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You usually don't need preload when playing from HD. What assets are slow? Videos? You can try to put them in the score a few frames before you need them, positioned offstage (and paused, of course). If it's something else, you either have a veery slow computer/HD, or you can improve your animations somehow. Could you then give some example of a slow animation?
A progress bar for a local preload can only be faked, AFAIK.
I've seen a couple Director projects that have a preloader and it plays back perfectly smooth once loaded. If I skip the preloader, it "chugs" and there's choppy playback. Unfortunately, these are projector files, so I can reverse engineer whatever magic preloader script they are using.
All image sequences are slow (Final Cut video and After Effects animation rendered out as a series of still images).
I can't post anything because everything is under NDA, unfortunately.
So you rendered your videos still images, and then added each image one next to the other so that it plays as if animated, correct?
If so, the reason it plays slow it because it is loading one image at a time. I rendered something once in after effects that I needed to use as a animated background. It was a series of images (about 100) which created a loop animation (it looked awesome!).
But if I didn't pre-load them before I used them it looked like crap. What I did was, I loaded each one at the beginning using the "preload member" command on the script frame. Something like this:
on exitFrame me
And I did that about 100 times. It took forever, but the animation looked a lot smoother once it played. I created a square shape in the first frame, and key framed it as extended in the last "preloadmember" script. This created the fake load bar UdoGre mentioned. Not really fake, since the members where being loaded i guess.
Anyway, I haven't used this technique again because it takes way too much time, but let me know if this is what you where looking for.
" I loaded each one at the beginning using the "preload member" command on the script frame. Something like this:
on exitFrame me
No.. Wrong. ExitFrame should only be used for code that needs to be executed over and over again, like an animation. You only need to load your graphics once. Use startMovie or prepareMovie.
You may want to calculate your memory usage and compare that to your minimum system requirements. If the system runs out of RAM it will page it to hard disc and you will make the user wait while the computer copies the files from one place on the hard drive to another.
Do have some reason for not using video? What size (width x height) are your images? Do you play multiple at once?
I see that you used typed preloadmember("Comp 1_00000"). Does this exact script go on every frame or on the next frame say frame 2 it says preloadmember("Comp 1_00002")? Also how do you tell it to go to a specific cast if you have more than one cast?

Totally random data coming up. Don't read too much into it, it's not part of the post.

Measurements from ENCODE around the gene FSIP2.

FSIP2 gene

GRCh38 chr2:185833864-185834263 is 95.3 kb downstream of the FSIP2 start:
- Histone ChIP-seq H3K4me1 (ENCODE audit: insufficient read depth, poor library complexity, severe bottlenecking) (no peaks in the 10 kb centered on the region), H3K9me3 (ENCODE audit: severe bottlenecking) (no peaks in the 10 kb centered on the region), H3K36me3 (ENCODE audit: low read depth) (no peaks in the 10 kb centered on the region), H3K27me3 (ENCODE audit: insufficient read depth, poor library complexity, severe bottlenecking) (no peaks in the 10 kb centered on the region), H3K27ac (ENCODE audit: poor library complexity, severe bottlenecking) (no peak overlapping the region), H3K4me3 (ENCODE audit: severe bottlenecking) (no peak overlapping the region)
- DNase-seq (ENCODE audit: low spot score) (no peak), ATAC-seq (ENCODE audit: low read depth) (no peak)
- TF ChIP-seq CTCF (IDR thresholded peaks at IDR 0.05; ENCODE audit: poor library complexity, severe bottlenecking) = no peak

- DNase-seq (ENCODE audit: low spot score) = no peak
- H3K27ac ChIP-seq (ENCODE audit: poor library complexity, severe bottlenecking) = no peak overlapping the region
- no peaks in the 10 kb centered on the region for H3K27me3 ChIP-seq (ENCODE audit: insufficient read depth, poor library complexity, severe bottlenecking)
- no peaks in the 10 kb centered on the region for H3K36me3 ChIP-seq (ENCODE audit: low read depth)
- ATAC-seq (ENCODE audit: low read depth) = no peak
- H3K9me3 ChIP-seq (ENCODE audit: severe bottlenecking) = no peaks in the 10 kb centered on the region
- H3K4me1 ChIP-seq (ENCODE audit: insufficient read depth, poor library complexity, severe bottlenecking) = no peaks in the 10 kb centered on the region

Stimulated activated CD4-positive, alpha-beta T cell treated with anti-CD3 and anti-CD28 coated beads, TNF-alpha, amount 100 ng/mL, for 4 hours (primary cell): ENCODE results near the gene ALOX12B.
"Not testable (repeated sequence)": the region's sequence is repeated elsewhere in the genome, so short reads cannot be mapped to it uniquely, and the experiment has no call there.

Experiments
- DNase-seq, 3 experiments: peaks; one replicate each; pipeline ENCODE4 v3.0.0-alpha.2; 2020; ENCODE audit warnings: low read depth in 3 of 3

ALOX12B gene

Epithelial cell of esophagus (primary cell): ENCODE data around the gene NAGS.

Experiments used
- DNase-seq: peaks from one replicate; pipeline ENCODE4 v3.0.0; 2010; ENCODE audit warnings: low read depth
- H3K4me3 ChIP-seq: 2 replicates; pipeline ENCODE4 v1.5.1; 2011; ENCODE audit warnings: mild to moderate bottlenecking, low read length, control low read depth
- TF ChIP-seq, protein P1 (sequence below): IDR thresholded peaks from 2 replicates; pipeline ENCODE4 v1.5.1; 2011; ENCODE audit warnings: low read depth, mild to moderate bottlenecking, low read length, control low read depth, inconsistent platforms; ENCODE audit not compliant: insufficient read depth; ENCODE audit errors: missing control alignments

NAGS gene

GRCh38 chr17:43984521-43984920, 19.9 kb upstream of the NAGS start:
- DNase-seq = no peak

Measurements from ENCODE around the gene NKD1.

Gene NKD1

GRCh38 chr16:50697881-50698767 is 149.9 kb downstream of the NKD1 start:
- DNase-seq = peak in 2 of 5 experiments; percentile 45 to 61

Also, I'm using Cast To Time for all my image sequences.
Do you happen to have this old profile file I could take a look at?
Is there a way to use "on StartMovie" and still fake the load bar effect?
Yes Navarro, I can send you the file I used, it isn't anything confidential. But I would suggest trying what Production Monkey suggested, it might work better, like I said, I haven't used the technique again because it takes waaaaay too much time. Send me an email, and I will forward the file to you, my email is
rafaelATmediatechplusDOTcom (replace At and DOT...)
Yeah. You can have your loading code in startMovie and still have a
progress meter. In frame 1, put your progress meter sprite(s) and in
the startMovie script set the progress meter as it needs to be, then do
an updateStage() so the sprites respond. Then do the next preload...
repeat as needed...
I have done that before and it worked out pretty well. As long as you
don't have anything complex in frame 1... it should be just the progress
meter and maybe some background graphics. No Flash, video, or other such
intensive sprites until at least frame 2.
HI Monkey! Thanks for your reply.
Minimum system requirements are not an issue. They only play on beefy systems (3GHz Core 2 Duo + 4 GB RAM + 512MB graphics card). I'm not trying to deliver a compact project -- these usually run 300MB~1GB.
Image Sequences (PNG, JPEG, GIF) have proven to be more reliable. They don't reference external files, so there is only one file to deliver to clients. Also, looping Quicktime movies quickly get out of sync with other events. Plus, placing cast members on top of Quicktime movies reduces playback speed even more. The video we're playing can range from 1024x768 all the way up to 1920x1080 (which I realize is massive).
Those are some large images. That explains your playback problem. Under your memory conditions I would preload the images as well.
Creating a progress bar is easy enough. Write a behavior for your progress bar with a method called "setBarLength(percentage)" that updates the image of the sprite to reflect the percentage passed in. Attach that to an image sprite on frame one, sprite one.
The basic approach to updating the progress bar would be something like below. You may want to write something a bit more flexible using a repeat loop and the mod function for graphic updates.
ProgressBar = Sprite(1)